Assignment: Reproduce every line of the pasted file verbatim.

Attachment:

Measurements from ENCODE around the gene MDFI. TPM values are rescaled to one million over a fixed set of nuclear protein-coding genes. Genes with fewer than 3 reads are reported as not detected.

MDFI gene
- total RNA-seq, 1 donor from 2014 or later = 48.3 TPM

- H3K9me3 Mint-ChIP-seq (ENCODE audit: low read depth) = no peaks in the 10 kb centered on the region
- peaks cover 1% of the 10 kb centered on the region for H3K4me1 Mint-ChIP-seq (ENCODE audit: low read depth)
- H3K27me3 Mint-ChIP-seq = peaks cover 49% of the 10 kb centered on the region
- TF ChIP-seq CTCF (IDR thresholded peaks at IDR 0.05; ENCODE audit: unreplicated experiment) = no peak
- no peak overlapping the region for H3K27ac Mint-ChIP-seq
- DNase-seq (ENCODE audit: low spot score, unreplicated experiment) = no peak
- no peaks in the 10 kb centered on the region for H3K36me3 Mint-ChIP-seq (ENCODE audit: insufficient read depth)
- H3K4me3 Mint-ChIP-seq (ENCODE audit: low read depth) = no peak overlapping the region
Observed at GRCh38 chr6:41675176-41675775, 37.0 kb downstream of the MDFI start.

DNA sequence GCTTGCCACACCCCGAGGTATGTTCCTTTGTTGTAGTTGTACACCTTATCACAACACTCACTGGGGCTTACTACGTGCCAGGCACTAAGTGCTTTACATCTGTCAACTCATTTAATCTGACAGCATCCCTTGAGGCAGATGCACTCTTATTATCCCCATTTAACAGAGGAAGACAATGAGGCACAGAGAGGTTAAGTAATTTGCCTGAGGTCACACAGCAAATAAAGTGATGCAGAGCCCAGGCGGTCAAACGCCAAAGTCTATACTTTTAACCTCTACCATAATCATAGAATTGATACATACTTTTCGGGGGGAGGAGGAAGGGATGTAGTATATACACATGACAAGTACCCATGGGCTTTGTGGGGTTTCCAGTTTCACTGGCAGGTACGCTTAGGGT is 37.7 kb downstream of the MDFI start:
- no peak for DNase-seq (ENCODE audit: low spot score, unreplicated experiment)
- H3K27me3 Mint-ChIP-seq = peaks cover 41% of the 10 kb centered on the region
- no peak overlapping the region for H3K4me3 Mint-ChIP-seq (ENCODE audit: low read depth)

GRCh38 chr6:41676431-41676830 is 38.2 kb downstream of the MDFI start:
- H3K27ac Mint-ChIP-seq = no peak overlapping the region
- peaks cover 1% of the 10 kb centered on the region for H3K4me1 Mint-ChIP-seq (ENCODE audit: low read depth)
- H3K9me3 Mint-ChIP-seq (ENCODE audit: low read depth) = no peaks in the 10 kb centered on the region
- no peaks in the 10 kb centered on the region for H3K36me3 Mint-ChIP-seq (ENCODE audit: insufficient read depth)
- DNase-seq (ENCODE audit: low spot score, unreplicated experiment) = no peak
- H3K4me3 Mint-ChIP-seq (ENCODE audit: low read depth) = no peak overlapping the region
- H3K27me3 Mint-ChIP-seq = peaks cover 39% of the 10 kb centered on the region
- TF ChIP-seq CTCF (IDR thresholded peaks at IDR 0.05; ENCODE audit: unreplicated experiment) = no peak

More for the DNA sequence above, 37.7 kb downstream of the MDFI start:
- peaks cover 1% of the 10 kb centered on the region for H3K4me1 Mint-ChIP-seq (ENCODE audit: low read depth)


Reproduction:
Measurements from ENCODE around the gene MDFI. TPM values are rescaled to one million over a fixed set of nuclear protein-coding genes. Genes with fewer than 3 reads are reported as not detected.

MDFI gene
- total RNA-seq, 1 donor from 2014 or later = 48.3 TPM

- H3K9me3 Mint-ChIP-seq (ENCODE audit: low read depth) = no peaks in the 10 kb centered on the region
- peaks cover 1% of the 10 kb centered on the region for H3K4me1 Mint-ChIP-seq (ENCODE audit: low read depth)
- H3K27me3 Mint-ChIP-seq = peaks cover 49% of the 10 kb centered on the region
- TF ChIP-seq CTCF (IDR thresholded peaks at IDR 0.05; ENCODE audit: unreplicated experiment) = no peak
- no peak overlapping the region for H3K27ac Mint-ChIP-seq
- DNase-seq (ENCODE audit: low spot score, unreplicated experiment) = no peak
- no peaks in the 10 kb centered on the region for H3K36me3 Mint-ChIP-seq (ENCODE audit: insufficient read depth)
- H3K4me3 Mint-ChIP-seq (ENCODE audit: low read depth) = no peak overlapping the region
Observed at GRCh38 chr6:41675176-41675775, 37.0 kb downstream of the MDFI start.

DNA sequence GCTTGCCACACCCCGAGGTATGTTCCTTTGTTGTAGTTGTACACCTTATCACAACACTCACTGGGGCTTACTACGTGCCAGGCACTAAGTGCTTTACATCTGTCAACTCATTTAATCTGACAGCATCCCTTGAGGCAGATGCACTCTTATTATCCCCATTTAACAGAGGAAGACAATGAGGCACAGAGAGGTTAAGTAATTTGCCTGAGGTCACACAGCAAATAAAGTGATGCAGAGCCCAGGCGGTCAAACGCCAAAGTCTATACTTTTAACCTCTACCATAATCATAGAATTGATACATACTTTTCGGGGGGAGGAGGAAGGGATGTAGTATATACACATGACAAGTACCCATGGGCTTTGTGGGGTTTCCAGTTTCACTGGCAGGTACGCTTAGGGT is 37.7 kb downstream of the MDFI start:
- no peak for DNase-seq (ENCODE audit: low spot score, unreplicated experiment)
- H3K27me3 Mint-ChIP-seq = peaks cover 41% of the 10 kb centered on the region
- no peak overlapping the region for H3K4me3 Mint-ChIP-seq (ENCODE audit: low read depth)

GRCh38 chr6:41676431-41676830 is 38.2 kb downstream of the MDFI start:
- H3K27ac Mint-ChIP-seq = no peak overlapping the region
- peaks cover 1% of the 10 kb centered on the region for H3K4me1 Mint-ChIP-seq (ENCODE audit: low read depth)
- H3K9me3 Mint-ChIP-seq (ENCODE audit: low read depth) = no peaks in the 10 kb centered on the region
- no peaks in the 10 kb centered on the region for H3K36me3 Mint-ChIP-seq (ENCODE audit: insufficient read depth)
- DNase-seq (ENCODE audit: low spot score, unreplicated experiment) = no peak
- H3K4me3 Mint-ChIP-seq (ENCODE audit: low read depth) = no peak overlapping the region
- H3K27me3 Mint-ChIP-seq = peaks cover 39% of the 10 kb centered on the region
- TF ChIP-seq CTCF (IDR thresholded peaks at IDR 0.05; ENCODE audit: unreplicated experiment) = no peak

More for the DNA sequence above, 37.7 kb downstream of the MDFI start:
- peaks cover 1% of the 10 kb centered on the region for H3K4me1 Mint-ChIP-seq (ENCODE audit: low read depth)